Pinterest today announced a sneak preview of a new tool called Interests. As its amazingly clever name implies, Interests lets users find pins they like based on topics they find, well, interesting.

To give the feature a whirl, visit Pinterest on your desktop browser and select “Preview! Explore Interests” in the categories menu. Pinterest plans to roll out the feature to all users, including mobile, “soon.”

2014012706 Pinterest launches Interests, a tool to let users explore topics and find pins they like

On Pinterest, categories can be as broad as All Travel or New York City. Previously, all of the pins on Pinterest were organized into just a handful of such categories.

Pinterest explains that each user’s Interests page will adjust based on your existing pins: the more you pin, the more changes you’ll see. That means you’re essentially getting customized recommendations, in addition to being able to explore more categories than before.

2014012705 Pinterest launches Interests, a tool to let users explore topics and find pins they like

“We’re working hard to make Pinterest as relevant as possible for each person so it can be a place you can find and save all of the things you love, even if you didn’t even know you were looking for them,” the company explains. “This is just the beginning of bringing you more great experiences for your unique interests.”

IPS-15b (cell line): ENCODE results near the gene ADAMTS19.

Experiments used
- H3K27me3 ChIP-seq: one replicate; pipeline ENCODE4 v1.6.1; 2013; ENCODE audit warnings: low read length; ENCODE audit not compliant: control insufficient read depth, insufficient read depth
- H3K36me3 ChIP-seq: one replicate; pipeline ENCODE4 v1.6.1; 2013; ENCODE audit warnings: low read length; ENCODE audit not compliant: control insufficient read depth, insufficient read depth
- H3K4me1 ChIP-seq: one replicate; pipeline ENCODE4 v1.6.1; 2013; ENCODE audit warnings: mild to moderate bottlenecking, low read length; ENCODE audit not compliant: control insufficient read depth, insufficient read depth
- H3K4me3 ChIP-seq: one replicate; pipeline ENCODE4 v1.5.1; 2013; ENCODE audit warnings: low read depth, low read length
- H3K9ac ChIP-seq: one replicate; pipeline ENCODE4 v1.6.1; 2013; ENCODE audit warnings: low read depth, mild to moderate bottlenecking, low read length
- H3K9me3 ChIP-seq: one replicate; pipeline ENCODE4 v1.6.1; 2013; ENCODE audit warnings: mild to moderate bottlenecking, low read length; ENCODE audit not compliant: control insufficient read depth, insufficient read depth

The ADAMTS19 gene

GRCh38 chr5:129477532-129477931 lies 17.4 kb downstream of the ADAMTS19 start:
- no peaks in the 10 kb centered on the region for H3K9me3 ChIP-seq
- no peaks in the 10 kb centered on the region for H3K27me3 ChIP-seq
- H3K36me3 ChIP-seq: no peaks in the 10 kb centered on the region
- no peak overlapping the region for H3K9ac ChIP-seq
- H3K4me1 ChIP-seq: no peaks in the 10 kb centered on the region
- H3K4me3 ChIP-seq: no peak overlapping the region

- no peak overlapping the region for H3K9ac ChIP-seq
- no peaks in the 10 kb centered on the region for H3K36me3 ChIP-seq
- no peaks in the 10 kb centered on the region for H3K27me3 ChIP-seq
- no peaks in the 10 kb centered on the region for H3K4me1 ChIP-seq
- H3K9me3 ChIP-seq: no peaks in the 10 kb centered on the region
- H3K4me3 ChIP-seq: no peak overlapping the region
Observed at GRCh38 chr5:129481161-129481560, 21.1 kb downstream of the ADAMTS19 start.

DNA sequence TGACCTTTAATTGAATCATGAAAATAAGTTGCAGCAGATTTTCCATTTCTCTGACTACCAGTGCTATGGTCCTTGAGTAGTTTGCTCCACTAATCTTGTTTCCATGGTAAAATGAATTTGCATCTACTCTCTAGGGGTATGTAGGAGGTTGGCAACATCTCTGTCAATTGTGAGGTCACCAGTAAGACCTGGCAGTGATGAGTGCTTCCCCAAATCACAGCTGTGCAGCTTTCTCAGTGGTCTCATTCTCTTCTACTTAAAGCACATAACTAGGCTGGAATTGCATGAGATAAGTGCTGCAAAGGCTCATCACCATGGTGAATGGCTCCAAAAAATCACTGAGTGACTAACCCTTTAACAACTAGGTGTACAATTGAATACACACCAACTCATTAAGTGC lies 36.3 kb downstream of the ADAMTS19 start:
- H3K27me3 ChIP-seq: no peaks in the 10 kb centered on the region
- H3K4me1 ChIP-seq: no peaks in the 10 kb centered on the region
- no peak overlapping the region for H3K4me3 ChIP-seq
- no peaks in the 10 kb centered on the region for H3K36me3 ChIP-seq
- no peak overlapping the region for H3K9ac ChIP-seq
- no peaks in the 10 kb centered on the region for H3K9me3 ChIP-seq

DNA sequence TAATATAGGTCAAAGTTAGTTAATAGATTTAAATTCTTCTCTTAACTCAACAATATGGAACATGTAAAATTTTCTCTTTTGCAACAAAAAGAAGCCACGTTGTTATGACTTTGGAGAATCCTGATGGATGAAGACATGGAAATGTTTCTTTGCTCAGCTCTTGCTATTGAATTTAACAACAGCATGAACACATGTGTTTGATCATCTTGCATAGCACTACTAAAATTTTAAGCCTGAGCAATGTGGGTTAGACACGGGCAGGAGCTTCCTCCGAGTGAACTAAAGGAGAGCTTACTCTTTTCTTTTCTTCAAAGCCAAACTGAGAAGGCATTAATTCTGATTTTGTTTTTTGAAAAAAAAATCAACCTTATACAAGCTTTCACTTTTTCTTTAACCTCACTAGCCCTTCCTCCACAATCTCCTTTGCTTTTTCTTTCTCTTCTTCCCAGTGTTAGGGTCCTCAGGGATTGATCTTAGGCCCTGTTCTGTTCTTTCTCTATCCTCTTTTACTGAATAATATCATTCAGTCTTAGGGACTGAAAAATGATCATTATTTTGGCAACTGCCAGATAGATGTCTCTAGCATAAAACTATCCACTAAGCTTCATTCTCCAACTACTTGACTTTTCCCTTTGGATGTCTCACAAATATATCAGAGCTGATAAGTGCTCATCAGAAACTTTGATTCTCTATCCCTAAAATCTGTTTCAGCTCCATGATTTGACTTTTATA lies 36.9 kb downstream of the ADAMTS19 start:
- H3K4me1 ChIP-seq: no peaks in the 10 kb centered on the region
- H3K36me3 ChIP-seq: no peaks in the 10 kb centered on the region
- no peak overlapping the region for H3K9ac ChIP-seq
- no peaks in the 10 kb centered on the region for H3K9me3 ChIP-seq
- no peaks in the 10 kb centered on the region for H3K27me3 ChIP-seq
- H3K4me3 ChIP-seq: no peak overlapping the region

Pinterest says it has a lot planned for 2014, but at the top of its list is creating new ways to discover Pins. That makes sense: the easier the company can make it for its users to find more content to engage with, the more of them will keep coming back.

The company does emphasize that the feature is still just a preview, so you may see “a few interests here and there that aren’t quite your thing.” The company is taking feedback for Interests at its Help Center.

See also – Pinterest now sends you an email notification whenever one of your pins drops in price and Facebook’s referral traffic share grew over 48% in Q4 2013, Pinterest was up 30%, but Twitter dipped 4%

Top Image Credit: Karen Bleier/Getty Images